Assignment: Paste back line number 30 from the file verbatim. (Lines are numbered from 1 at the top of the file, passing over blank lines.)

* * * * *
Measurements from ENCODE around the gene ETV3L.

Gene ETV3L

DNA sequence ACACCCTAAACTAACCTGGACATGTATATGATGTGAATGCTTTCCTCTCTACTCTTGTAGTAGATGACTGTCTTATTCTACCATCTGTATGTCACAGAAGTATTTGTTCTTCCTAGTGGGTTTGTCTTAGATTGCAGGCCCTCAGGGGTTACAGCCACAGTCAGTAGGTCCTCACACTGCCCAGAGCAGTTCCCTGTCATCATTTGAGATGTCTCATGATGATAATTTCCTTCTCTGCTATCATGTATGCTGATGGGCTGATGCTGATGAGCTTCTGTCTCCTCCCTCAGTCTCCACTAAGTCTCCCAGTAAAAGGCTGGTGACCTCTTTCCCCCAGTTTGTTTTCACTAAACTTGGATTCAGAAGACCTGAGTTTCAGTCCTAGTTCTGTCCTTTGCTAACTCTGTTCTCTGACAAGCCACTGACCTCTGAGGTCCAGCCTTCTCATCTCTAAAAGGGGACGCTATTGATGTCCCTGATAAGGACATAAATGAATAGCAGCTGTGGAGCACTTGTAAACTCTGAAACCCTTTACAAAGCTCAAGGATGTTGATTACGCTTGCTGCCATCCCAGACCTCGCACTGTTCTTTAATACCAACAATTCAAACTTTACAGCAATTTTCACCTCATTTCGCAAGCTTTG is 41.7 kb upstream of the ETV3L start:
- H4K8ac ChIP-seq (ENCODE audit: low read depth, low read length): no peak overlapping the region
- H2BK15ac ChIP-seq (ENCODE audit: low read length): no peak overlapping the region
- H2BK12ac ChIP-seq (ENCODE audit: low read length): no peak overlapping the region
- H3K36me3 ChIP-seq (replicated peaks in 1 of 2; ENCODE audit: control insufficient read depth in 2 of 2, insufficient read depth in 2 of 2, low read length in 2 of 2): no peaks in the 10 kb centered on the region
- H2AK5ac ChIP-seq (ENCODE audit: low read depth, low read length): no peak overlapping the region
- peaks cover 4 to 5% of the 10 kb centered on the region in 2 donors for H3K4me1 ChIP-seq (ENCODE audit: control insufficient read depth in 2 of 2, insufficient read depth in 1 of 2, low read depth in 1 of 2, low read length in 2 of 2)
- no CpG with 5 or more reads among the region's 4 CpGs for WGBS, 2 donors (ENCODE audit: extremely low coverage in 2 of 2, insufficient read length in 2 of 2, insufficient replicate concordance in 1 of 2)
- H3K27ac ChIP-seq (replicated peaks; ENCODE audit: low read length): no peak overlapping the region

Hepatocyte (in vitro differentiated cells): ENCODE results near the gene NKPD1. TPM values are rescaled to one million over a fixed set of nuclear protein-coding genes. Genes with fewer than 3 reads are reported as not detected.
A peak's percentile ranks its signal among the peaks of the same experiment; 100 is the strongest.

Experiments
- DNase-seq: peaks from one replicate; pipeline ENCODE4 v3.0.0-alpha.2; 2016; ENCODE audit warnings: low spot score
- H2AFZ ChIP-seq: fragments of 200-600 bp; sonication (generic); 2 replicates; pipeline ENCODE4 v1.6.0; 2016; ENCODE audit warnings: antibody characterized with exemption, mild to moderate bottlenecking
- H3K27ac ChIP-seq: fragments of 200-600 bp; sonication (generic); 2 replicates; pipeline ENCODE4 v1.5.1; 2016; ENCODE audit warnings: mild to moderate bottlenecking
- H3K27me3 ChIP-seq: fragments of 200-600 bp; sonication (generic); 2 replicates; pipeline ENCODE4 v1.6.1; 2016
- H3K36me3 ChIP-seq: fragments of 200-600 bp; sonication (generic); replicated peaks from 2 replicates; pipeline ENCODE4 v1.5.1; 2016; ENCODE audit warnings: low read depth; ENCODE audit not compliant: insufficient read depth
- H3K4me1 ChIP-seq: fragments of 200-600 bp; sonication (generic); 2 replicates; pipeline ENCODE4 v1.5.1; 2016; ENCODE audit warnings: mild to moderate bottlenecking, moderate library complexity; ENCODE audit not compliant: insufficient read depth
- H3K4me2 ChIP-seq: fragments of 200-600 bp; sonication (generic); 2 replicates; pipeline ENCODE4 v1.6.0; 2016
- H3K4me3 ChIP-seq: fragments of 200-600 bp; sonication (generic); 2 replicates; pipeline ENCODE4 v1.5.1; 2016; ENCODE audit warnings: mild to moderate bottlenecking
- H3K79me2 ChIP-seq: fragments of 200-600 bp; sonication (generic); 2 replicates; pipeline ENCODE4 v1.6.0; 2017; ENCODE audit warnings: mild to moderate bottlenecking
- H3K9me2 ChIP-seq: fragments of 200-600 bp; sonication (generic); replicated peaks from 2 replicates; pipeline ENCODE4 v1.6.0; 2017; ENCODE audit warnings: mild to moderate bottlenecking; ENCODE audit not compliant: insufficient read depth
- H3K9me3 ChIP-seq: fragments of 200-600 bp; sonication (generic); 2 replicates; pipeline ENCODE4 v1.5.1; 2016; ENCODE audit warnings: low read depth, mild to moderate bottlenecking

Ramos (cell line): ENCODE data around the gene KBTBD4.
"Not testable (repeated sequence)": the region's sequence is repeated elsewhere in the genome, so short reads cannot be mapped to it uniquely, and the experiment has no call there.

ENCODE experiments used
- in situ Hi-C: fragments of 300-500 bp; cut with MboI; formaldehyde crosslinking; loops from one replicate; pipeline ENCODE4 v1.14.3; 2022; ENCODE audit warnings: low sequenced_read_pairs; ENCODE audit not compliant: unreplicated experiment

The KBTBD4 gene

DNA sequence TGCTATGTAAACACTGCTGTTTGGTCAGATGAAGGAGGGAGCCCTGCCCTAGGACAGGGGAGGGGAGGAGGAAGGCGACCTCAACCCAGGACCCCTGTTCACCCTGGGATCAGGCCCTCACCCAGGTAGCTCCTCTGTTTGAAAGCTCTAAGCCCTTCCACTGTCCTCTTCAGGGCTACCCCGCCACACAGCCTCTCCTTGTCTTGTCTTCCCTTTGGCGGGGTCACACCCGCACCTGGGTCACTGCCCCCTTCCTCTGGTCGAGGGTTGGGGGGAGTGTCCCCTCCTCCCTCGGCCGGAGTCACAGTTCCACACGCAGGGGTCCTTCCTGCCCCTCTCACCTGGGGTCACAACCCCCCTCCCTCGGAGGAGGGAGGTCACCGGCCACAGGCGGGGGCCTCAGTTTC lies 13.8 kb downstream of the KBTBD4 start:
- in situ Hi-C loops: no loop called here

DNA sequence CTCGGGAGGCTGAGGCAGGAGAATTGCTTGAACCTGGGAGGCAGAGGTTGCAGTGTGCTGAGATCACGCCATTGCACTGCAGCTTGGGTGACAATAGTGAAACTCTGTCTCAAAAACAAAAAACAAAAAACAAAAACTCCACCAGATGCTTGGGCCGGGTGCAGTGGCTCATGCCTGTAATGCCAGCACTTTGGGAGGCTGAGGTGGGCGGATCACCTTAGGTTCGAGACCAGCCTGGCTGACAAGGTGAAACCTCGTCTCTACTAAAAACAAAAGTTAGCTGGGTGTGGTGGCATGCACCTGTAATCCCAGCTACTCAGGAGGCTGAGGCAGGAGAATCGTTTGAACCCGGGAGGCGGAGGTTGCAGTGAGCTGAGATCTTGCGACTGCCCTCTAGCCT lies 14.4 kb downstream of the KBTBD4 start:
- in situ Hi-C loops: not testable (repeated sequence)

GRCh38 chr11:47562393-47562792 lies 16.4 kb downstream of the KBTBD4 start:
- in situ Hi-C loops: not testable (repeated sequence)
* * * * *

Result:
The KBTBD4 gene